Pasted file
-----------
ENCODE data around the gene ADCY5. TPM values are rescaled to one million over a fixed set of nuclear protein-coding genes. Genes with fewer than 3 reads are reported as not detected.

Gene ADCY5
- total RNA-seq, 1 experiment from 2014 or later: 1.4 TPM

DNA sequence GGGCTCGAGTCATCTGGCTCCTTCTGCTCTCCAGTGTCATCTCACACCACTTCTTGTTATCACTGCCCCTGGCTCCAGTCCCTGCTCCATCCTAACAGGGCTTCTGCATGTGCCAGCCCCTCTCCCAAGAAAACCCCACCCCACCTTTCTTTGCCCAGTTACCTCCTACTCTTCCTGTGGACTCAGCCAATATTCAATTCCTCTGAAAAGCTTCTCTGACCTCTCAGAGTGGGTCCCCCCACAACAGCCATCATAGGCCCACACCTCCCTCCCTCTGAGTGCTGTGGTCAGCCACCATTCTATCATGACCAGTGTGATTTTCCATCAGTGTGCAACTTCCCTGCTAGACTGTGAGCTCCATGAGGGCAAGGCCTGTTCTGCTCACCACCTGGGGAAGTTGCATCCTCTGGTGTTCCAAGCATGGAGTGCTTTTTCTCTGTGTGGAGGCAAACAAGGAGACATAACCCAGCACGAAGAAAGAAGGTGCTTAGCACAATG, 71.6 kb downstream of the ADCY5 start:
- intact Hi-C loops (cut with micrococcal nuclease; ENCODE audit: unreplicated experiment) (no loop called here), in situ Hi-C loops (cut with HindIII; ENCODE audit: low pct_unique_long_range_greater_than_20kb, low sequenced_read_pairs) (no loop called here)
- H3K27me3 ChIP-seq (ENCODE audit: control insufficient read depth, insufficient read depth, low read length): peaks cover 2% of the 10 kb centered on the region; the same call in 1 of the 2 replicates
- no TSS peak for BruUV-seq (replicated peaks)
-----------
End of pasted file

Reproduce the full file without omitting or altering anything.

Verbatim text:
ENCODE data around the gene ADCY5. TPM values are rescaled to one million over a fixed set of nuclear protein-coding genes. Genes with fewer than 3 reads are reported as not detected.

Gene ADCY5
- total RNA-seq, 1 experiment from 2014 or later: 1.4 TPM

DNA sequence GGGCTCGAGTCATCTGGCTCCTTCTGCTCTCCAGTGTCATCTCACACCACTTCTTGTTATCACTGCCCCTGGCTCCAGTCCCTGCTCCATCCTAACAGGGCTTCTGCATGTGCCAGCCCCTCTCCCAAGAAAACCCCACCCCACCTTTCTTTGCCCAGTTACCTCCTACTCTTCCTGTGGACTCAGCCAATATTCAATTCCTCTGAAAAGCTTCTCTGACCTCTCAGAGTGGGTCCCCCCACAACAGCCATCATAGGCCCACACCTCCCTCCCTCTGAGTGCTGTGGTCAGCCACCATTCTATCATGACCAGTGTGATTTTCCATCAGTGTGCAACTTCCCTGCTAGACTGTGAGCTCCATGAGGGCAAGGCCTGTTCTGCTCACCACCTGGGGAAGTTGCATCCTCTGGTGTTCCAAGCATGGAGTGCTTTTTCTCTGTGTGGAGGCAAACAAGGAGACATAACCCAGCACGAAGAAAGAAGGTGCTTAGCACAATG, 71.6 kb downstream of the ADCY5 start:
- intact Hi-C loops (cut with micrococcal nuclease; ENCODE audit: unreplicated experiment) (no loop called here), in situ Hi-C loops (cut with HindIII; ENCODE audit: low pct_unique_long_range_greater_than_20kb, low sequenced_read_pairs) (no loop called here)
- H3K27me3 ChIP-seq (ENCODE audit: control insufficient read depth, insufficient read depth, low read length): peaks cover 2% of the 10 kb centered on the region; the same call in 1 of the 2 replicates
- no TSS peak for BruUV-seq (replicated peaks)